Rush for thousands of red roses once again

Commercial rose grower John van Delft, of Mosgiel, displays bunches of his signature rose, Black...
Commercial rose grower John van Delft, of Mosgiel, displays bunches of his signature rose, Black Magic, before sending them to the Dunedin flower market in time for for Valentine's Day. Photo by Peter McIntosh.
Black Magic is in demand, as sweethearts prepare to cast spells over loved ones this Valentine's Day.

Mosgiel grower John van Delft has bunched the last of his signature Black Magic rose stems, filling orders by florists and businesses Otago-wide in time for the big day tomorrow. He began cutting stems from his 100,000 roses last week, and has been supplying retailers through Dunedin's daily flower market.

Mr van Delft, who also owns and operates two florist shops with his wife Mary, said Valentine's Day was over before it began for those in the flower industry.

''It's pretty much over as far as we're concerned. All the Valentine's Day orders have gone out, because the florists need time to get them ready.''

He started preparing Valentine's Day roses at Christmas, but said the lack of warmth and sunshine since then had delayed their growth.

Although roses were grown inside greenhouses, no amount of artificial heat could compensate for the absence of sunshine.

''We would have had more roses to sell if they had come on earlier. The colder weather has delayed them by up to two weeks.''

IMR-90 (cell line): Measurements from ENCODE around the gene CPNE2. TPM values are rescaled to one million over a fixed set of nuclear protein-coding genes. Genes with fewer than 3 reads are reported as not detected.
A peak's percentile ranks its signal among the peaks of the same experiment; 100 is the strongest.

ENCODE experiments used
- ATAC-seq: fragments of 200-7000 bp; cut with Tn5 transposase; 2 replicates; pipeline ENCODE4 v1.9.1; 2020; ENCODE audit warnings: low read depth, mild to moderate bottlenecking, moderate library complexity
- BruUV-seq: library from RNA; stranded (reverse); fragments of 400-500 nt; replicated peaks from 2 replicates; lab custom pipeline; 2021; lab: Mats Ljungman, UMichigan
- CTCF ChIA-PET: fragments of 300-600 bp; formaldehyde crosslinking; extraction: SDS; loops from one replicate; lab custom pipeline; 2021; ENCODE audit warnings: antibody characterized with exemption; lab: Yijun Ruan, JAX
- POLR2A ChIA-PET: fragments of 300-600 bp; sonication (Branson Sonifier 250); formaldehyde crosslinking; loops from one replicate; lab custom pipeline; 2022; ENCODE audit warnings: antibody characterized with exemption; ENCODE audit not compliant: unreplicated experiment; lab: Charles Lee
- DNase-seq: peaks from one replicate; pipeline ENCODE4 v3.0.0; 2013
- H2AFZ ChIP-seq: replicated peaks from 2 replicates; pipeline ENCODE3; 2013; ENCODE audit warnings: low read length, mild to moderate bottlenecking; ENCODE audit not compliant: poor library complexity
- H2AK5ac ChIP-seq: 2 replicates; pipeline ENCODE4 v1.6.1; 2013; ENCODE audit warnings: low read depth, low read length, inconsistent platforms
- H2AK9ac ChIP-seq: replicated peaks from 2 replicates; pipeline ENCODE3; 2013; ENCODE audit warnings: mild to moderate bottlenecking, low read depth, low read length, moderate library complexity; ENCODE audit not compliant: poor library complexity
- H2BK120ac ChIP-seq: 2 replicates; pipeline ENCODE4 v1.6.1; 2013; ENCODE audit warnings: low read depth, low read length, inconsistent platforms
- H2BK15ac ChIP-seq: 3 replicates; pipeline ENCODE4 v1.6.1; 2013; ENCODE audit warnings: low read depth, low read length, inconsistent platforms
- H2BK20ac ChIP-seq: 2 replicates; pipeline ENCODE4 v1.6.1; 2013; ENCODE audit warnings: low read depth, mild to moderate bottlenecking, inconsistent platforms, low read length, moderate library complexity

Cutting stems started last week, to be bunched and chilled before being sent to the flower market.

Because they were grown locally and delivered while still fresh, they should last up to two weeks, Mr van Delft said.

The main grower south of Christchurch, he said the market was increasingly being supplied by roses from India.

Flower Growers Association chairman David Blewden said only about half the 600,000 rose stems bought nationwide for Valentine's Day were grown in New Zealand, with the rest imported from India.

''Import volumes are growing each year because stems are mass-produced overseas very cheaply, putting our local industry under severe pressure. Unfortunately, consumers don't know that most of the roses they buy are imports,'' he said.

About 12 million rose stems are grown commercially in New Zealand each year, with about 3 million imported.


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